Britons are having sex from their teens
until well into their 70s and experimenting with experiences and techniques
once dismissed as deviant, according to a major series of scientific studies of
But while people may have expanded their
sexual repertoire over the past decade, both men and women also told
researchers they were having sex less often. "People are working very hard,
they are very busy," said Kaye Wellings of the London School of Hygiene
& Tropical Medicine, when asked why she thought people had reported a drop
off in average frequency.
The studies, published in The Lancet
medical journal, were based on a national survey of sexual attitudes and
lifestyles, the first of its kind to get data from people up to the age of 74. One
study also found one in 10 women and one in 70 men said they had been forced to
have sex against their will at least once since the age of 13 – a problem that
British authorities needed to address urgently, the researchers said.
"We need to start thinking about sex
differently – sexual health is not merely the absence of disease, but the
ability to have pleasurable and safe sexual experiences, free from
coercion," said Wellings, who co-led the series and presented the findings
at a briefing in London.
Improving the quality of people's sexual
experiences and relationships was also important for their broader health, the
researchers added. "Men and women who enjoy an active sex life are fitter,
have lower rates of depressive symptoms and improved cardiovascular health as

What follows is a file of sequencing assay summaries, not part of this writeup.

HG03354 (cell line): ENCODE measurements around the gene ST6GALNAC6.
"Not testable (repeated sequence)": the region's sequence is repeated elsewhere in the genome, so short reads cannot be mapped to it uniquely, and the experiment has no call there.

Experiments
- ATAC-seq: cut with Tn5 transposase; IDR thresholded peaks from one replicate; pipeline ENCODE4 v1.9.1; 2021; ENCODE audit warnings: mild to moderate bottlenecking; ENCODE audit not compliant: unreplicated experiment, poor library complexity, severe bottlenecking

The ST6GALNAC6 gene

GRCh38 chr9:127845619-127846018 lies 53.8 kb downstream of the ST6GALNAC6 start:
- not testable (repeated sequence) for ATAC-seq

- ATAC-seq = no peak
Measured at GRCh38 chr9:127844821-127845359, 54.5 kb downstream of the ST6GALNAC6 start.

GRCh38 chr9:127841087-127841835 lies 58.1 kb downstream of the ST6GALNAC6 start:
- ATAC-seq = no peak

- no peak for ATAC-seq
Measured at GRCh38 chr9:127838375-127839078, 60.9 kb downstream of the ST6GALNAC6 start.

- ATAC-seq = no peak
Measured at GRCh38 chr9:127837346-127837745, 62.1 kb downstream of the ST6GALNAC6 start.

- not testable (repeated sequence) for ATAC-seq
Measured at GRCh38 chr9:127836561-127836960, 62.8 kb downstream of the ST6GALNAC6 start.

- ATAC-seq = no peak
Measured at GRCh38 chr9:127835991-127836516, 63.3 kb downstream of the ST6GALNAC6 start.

compared to those who do not," she and fellow researchers wrote in a
commentary on the results.
Biggest examinations of sexual behaviour
The studies surveyed and analysed data from
more than 15 000 people aged 16 to 74. They also drew on similar surveys
conducted in 1990 and 2000, making them among the biggest and most
comprehensive examinations of sexual behaviour undertaken in a single country.
Around 57% of men aged between 65 and 74
said they had vaginal sex within the past year, with 30% reporting having had
oral sex and 3% having had anal sex.
A smaller proportion of women in the same
age group reported having active and varied sex lives, but in younger age
groups the changes in sexual behaviour were more striking among women than
One of the most dramatic findings was an
increase from 4% in the 1990 survey to 16% in the current survey in the
proportion of women reporting ever having had sex with another woman.
This change coincides with more tolerance
in general of same-sex relationships, the researchers said, although they noted
that the studies also found people are becoming less tolerant of married
partners having extra-marital sex.
Moving with the times
The researchers said the surveys showed
Britons in general were moving with the times in term of sex, reflecting a
global context in which the separation of sexual activity from reproduction is
well under way.
Sexual behaviours that are not essential to
conception – including masturbation, oral and anal sex, same sex practices and
sex in groups "have become easier to discuss and have gained greater
acceptance," they said. "In many cultural contexts, what was once seen
as deviance or perversion is increasingly referred to as diversity."